BEFORE you book ANYTHING for your wedding remember this..

the best and biggest list for planning your wedding 

Destination wedding photographer Lexia frank is a film photographer for luxury weddings and celebrity weddings worldwide 
  1.  Hire a wedding planner*. If you've already done this, forget reading the rest of this blog post and pat yourself on the back because you don't need this information. Your wedding planner will already be guiding you through all of these pitfalls with expertise. She will act as your mediator between you and your parents when you have differing ideas on what is 'good style'. She will help you find vendors that produce exceptional work and are good honest people, because she has established relationships with them and know how they work under pressure and in difficult situations. She will give you ideas that are on the cutting edge of weddings- not just recycled pinterest ideas that are 5 years old. She will handle all the behind-the-scenes disasters that happen on your wedding day and you will never even know about it.  She will act as the point of contact so that on the wedding day all of the wedding vendors you have hired to make this day happen are not ringing your cell phone with questions while you get your hair and make-up done. If you are positive you don't need a wedding planner... then i suggest you read on.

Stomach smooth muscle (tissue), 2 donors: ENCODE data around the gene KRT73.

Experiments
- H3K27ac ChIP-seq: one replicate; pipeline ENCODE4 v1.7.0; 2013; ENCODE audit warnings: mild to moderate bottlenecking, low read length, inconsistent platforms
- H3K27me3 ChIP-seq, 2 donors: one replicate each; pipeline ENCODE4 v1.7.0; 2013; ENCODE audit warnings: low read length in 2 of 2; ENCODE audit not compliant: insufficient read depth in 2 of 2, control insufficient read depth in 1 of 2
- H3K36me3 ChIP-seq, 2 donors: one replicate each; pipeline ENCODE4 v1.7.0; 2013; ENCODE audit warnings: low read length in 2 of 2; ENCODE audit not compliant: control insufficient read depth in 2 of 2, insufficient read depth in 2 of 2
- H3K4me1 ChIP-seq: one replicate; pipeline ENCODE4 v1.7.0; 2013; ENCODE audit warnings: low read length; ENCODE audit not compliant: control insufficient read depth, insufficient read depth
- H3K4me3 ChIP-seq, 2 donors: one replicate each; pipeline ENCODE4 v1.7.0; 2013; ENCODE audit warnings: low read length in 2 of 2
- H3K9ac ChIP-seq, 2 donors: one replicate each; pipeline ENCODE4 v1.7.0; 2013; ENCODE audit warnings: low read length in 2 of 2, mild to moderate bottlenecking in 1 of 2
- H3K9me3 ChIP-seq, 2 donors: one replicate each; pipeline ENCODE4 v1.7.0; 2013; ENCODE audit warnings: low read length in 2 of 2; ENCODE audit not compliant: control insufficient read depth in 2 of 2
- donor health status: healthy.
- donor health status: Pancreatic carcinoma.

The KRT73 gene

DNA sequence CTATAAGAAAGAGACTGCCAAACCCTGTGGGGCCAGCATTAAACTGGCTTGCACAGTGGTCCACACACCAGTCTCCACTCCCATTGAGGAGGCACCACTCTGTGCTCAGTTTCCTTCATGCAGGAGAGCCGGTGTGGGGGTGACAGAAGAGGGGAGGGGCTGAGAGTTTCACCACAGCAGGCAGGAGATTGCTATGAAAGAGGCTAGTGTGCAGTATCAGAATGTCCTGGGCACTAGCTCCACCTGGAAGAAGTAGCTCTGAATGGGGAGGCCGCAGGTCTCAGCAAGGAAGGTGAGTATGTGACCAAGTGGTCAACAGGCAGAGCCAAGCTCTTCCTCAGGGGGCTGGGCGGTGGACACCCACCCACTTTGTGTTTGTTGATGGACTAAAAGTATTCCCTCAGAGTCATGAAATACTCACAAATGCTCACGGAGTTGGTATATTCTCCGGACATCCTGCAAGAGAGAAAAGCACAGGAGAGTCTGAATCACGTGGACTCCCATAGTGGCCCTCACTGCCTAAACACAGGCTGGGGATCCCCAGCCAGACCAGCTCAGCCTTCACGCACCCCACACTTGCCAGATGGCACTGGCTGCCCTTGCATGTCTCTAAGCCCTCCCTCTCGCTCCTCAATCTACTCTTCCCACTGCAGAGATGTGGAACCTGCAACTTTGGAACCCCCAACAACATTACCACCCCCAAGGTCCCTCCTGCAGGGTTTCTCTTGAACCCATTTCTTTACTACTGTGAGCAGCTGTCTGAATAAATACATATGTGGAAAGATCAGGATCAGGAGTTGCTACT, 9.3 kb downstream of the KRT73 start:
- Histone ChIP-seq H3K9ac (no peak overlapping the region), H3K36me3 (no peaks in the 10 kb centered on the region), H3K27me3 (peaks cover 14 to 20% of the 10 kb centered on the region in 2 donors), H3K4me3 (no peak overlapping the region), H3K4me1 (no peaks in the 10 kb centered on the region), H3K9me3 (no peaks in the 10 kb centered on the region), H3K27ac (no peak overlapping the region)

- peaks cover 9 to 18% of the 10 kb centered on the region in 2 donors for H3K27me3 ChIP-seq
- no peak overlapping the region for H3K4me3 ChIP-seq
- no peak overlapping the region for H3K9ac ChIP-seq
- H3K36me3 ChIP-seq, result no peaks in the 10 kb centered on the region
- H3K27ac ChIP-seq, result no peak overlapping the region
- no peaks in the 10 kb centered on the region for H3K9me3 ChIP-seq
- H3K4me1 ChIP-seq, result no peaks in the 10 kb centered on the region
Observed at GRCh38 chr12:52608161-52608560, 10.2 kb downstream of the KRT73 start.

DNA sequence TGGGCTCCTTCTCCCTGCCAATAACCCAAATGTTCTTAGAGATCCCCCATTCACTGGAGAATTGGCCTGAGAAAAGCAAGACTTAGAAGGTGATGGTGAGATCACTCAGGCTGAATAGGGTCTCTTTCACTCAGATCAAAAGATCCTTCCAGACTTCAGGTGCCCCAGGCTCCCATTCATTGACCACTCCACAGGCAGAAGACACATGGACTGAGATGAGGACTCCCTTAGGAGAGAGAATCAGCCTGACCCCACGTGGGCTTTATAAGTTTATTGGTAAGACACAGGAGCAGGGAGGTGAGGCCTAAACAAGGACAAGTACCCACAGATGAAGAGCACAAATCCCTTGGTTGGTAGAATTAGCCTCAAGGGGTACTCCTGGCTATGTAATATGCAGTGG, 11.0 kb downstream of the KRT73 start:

2. If at all possible- have the entire wedding and reception at one venue. I realize this isn't an option for many weddings, but if it is at all possible it will save you thousands of dollars and a lot of stress and here is why:  You will not waste time for vendors you are paying hourly to drive from location to location. You will cut out the cost of transportation for yourself, your family, your wedding party, your photographer and your videographers. The time it takes to get from point A to point B is actually three times longer on a wedding day because of the number of people you are moving and the time you need to buffer in for emergencies and traffic jams on a day you definitely don't want to be late. You may be able to re-use decor and rentals from the ceremony to the reception. Vendors (like photographers, videographers, musicians etc) will not have to re-setup at the new venue, therefore saving time, money, and stress. Vendors (like planners, photographers, and videographers) will not have to hire additional support (like a second photographer) to cover the second location while you are at the first location. The timeline will be streamlined and relaxed. There will be no chance someone will forget an important item at a previous location. The wedding photography and videography will feel cohesive as a seamless storyline of your day, not a dis-jointed album of images from random locations all over the city. We're talking THOUSANDS and THOUSANDS of dollars saved, infinite amount of stress relieved, and a better more cohesive body of work from your photographer and videographer, no chance of missing rings from the bestman who forgot it at the hotel 30 miles away. This right here is a win-win people.